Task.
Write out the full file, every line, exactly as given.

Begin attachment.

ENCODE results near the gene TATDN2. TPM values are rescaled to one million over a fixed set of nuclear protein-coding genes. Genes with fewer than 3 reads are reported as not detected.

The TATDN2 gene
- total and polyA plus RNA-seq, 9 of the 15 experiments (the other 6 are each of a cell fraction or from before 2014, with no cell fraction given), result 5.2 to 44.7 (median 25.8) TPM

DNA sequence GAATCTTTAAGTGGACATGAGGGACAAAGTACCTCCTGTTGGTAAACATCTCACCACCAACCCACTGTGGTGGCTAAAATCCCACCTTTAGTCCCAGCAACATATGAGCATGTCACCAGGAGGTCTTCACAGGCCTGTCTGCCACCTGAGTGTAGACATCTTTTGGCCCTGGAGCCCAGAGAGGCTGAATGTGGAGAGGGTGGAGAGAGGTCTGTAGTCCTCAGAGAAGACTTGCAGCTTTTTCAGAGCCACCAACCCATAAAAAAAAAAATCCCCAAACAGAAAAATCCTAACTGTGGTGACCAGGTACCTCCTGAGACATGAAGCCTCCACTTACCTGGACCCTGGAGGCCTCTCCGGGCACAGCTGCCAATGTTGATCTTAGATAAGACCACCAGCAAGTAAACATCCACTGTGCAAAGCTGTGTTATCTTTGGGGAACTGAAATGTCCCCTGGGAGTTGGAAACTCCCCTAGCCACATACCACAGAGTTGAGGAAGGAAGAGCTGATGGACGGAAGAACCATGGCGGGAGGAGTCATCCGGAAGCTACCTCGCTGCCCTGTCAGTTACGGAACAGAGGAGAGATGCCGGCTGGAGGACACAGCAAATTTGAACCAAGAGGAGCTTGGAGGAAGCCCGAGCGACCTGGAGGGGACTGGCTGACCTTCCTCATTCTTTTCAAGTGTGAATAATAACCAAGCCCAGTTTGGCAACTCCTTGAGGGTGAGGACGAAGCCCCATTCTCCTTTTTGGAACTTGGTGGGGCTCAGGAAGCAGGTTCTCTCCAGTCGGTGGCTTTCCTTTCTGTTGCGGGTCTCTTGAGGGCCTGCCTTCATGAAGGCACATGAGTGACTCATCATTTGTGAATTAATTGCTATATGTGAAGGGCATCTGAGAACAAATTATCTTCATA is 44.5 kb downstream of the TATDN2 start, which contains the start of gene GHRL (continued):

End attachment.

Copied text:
ENCODE results near the gene TATDN2. TPM values are rescaled to one million over a fixed set of nuclear protein-coding genes. Genes with fewer than 3 reads are reported as not detected.

The TATDN2 gene
- total and polyA plus RNA-seq, 9 of the 15 experiments (the other 6 are each of a cell fraction or from before 2014, with no cell fraction given), result 5.2 to 44.7 (median 25.8) TPM

DNA sequence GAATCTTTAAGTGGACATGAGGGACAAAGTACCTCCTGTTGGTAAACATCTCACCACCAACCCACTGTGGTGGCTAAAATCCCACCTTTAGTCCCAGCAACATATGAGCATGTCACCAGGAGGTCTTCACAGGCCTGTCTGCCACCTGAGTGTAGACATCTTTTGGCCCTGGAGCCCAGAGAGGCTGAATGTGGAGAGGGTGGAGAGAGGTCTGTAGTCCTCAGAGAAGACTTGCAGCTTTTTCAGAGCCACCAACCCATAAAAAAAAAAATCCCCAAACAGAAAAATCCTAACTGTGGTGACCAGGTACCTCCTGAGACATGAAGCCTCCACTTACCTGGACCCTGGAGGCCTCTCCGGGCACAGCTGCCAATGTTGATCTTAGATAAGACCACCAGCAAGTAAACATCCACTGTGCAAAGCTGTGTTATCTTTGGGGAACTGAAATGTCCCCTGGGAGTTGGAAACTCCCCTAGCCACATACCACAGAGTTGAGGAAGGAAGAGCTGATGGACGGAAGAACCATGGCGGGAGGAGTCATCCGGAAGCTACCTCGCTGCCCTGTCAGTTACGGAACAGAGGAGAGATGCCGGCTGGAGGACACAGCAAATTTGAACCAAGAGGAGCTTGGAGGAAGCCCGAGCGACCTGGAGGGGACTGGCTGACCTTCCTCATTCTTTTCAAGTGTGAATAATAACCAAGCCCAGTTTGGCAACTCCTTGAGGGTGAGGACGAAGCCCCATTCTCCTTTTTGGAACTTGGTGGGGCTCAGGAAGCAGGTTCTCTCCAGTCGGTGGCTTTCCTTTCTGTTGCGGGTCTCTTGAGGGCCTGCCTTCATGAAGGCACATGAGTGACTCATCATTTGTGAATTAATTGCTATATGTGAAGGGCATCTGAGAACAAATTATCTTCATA is 44.5 kb downstream of the TATDN2 start, which contains the start of gene GHRL (continued):